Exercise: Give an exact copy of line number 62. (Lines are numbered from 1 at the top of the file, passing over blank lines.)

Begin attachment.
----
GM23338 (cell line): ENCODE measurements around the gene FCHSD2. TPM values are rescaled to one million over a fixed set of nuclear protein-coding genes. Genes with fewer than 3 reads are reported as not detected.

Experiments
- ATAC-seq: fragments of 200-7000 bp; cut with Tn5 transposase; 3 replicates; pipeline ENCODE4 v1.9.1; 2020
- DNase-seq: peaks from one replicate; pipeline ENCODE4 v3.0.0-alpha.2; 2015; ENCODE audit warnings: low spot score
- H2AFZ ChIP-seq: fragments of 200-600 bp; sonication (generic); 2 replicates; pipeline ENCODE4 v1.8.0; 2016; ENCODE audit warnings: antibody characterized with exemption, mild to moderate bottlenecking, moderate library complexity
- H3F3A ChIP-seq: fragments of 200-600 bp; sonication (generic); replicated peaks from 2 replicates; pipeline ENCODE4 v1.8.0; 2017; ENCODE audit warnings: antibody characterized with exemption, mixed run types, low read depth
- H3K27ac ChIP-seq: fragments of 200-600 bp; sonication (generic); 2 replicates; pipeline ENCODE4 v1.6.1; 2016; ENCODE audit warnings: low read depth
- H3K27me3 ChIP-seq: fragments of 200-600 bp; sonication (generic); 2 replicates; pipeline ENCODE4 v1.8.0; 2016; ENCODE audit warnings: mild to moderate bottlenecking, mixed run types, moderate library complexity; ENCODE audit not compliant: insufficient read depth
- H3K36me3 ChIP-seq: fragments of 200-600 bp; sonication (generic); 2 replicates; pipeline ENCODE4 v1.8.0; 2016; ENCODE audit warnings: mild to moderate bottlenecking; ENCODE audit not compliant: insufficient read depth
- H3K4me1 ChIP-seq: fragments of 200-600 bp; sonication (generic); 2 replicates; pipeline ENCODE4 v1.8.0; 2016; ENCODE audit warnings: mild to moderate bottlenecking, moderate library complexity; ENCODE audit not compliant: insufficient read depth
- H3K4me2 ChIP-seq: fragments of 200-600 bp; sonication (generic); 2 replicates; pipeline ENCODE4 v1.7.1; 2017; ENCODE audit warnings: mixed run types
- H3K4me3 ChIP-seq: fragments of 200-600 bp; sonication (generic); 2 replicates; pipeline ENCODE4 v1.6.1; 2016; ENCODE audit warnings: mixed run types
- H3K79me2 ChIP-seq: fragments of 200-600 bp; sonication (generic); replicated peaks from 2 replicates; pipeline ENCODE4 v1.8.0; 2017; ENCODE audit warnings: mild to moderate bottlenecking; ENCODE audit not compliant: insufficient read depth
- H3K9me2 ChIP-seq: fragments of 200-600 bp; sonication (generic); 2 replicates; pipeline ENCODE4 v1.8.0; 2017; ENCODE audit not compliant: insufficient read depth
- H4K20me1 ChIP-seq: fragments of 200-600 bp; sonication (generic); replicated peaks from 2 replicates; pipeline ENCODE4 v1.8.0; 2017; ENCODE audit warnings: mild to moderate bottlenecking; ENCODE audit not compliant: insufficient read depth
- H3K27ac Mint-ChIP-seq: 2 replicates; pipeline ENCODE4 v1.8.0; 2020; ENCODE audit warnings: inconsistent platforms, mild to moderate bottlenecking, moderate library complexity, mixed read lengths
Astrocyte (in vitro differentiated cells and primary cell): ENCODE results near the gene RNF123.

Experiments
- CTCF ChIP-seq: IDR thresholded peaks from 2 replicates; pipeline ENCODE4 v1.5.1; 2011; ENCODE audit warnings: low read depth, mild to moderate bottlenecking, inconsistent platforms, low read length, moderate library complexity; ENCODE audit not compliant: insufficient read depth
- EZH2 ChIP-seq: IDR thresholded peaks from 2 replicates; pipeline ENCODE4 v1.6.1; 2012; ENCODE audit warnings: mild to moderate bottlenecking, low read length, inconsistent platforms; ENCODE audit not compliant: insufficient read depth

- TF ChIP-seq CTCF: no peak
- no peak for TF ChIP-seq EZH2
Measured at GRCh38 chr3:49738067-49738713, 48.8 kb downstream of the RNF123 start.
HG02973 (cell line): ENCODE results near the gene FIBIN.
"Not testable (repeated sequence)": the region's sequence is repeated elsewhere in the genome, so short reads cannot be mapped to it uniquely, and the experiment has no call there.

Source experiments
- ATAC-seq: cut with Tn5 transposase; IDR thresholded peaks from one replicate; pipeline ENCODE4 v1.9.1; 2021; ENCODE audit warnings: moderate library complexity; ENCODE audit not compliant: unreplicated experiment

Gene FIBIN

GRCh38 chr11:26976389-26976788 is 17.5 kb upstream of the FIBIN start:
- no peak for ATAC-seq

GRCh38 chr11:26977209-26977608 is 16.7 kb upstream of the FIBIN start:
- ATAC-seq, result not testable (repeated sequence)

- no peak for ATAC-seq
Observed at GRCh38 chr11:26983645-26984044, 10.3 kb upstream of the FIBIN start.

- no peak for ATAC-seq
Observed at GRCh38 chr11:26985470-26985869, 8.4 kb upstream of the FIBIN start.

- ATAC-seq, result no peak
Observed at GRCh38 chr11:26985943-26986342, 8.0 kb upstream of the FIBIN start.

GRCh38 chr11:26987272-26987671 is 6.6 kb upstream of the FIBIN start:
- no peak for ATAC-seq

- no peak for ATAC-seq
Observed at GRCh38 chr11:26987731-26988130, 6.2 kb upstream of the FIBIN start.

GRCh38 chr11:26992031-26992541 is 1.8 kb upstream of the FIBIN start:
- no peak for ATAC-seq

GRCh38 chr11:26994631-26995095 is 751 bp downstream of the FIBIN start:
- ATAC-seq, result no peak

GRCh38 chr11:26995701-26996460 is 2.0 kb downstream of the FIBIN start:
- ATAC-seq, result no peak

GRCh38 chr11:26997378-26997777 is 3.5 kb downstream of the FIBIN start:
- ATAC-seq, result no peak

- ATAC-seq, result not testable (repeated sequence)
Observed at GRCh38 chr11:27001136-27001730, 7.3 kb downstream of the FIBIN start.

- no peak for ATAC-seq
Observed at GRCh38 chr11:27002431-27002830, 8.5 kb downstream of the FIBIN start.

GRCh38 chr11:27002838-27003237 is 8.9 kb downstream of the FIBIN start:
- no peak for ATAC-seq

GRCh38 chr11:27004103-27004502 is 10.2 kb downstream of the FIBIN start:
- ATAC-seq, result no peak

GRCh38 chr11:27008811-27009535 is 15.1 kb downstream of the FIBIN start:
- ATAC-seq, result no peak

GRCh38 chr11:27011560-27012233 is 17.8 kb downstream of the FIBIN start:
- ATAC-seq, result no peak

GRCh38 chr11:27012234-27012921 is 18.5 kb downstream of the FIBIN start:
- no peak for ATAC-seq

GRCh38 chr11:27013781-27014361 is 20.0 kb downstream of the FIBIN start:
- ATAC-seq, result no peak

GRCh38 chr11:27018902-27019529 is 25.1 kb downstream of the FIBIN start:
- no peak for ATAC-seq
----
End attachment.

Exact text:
- ATAC-seq, result no peak